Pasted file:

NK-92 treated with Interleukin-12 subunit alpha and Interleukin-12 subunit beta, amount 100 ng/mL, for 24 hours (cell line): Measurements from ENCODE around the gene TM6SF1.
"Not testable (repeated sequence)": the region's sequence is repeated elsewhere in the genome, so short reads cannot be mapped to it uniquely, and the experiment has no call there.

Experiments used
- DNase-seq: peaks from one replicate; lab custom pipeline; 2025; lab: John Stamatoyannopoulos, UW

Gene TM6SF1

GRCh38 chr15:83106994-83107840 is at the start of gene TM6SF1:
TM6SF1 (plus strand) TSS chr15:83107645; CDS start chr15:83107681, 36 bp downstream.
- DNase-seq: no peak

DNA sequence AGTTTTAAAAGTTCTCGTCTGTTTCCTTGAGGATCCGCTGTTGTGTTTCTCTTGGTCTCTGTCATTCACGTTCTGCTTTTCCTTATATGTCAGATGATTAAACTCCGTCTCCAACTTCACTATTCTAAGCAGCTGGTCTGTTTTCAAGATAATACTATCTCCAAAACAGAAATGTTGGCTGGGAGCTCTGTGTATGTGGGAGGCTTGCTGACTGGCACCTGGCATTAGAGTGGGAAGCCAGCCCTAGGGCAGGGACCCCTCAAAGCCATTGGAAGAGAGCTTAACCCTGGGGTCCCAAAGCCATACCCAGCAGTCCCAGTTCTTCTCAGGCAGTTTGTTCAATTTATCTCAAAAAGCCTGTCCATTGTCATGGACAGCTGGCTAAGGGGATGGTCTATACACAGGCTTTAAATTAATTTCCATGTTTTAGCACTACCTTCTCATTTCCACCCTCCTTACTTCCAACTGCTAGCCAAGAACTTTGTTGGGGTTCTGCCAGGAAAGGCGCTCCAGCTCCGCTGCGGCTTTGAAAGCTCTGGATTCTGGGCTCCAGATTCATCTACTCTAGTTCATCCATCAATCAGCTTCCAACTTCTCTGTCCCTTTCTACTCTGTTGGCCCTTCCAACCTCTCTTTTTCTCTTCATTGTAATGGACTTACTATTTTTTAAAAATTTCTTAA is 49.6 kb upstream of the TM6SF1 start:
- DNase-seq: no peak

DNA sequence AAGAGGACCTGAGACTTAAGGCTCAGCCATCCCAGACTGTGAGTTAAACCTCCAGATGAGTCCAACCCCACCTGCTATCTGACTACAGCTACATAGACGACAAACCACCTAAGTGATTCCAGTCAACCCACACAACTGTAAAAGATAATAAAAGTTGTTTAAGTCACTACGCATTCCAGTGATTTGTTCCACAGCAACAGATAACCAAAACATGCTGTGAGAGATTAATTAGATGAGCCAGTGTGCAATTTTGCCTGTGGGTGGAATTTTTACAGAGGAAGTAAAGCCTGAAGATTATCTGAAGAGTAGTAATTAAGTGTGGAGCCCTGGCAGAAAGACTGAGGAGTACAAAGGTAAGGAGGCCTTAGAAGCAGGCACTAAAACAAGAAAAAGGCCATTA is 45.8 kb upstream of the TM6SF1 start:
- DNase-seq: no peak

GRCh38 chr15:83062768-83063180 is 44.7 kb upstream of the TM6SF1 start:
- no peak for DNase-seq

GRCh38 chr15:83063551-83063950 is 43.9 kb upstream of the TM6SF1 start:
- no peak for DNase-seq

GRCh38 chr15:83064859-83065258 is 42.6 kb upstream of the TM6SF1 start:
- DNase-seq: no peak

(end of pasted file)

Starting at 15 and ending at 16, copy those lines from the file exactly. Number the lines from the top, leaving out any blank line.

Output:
GRCh38 chr15:83063551-83063950 is 43.9 kb upstream of the TM6SF1 start:
- no peak for DNase-seq